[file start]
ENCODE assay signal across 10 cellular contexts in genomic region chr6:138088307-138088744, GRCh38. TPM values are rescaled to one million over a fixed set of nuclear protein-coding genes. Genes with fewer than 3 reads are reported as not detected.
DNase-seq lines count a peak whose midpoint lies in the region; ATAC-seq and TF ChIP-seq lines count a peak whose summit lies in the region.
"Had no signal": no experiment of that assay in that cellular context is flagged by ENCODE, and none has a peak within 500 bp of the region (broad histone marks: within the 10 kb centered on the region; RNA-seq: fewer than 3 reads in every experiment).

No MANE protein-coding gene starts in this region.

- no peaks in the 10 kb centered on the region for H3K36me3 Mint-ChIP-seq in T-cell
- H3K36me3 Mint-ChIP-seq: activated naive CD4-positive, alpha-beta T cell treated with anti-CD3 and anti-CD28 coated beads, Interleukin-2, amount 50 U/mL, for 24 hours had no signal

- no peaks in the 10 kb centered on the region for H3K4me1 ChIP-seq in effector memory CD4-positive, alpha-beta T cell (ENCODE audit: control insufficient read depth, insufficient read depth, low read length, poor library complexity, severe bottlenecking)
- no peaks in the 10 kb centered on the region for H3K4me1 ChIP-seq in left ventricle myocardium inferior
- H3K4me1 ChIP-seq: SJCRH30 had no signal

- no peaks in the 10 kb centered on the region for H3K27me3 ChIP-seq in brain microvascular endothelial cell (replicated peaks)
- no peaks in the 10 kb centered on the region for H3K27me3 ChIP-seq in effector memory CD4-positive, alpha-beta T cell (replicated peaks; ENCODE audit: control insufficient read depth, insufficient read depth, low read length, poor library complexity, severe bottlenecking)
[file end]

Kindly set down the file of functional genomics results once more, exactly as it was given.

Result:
ENCODE assay signal across 10 cellular contexts in genomic region chr6:138088307-138088744, GRCh38. TPM values are rescaled to one million over a fixed set of nuclear protein-coding genes. Genes with fewer than 3 reads are reported as not detected.
DNase-seq lines count a peak whose midpoint lies in the region; ATAC-seq and TF ChIP-seq lines count a peak whose summit lies in the region.
"Had no signal": no experiment of that assay in that cellular context is flagged by ENCODE, and none has a peak within 500 bp of the region (broad histone marks: within the 10 kb centered on the region; RNA-seq: fewer than 3 reads in every experiment).

No MANE protein-coding gene starts in this region.

- no peaks in the 10 kb centered on the region for H3K36me3 Mint-ChIP-seq in T-cell
- H3K36me3 Mint-ChIP-seq: activated naive CD4-positive, alpha-beta T cell treated with anti-CD3 and anti-CD28 coated beads, Interleukin-2, amount 50 U/mL, for 24 hours had no signal

- no peaks in the 10 kb centered on the region for H3K4me1 ChIP-seq in effector memory CD4-positive, alpha-beta T cell (ENCODE audit: control insufficient read depth, insufficient read depth, low read length, poor library complexity, severe bottlenecking)
- no peaks in the 10 kb centered on the region for H3K4me1 ChIP-seq in left ventricle myocardium inferior
- H3K4me1 ChIP-seq: SJCRH30 had no signal

- no peaks in the 10 kb centered on the region for H3K27me3 ChIP-seq in brain microvascular endothelial cell (replicated peaks)
- no peaks in the 10 kb centered on the region for H3K27me3 ChIP-seq in effector memory CD4-positive, alpha-beta T cell (replicated peaks; ENCODE audit: control insufficient read depth, insufficient read depth, low read length, poor library complexity, severe bottlenecking)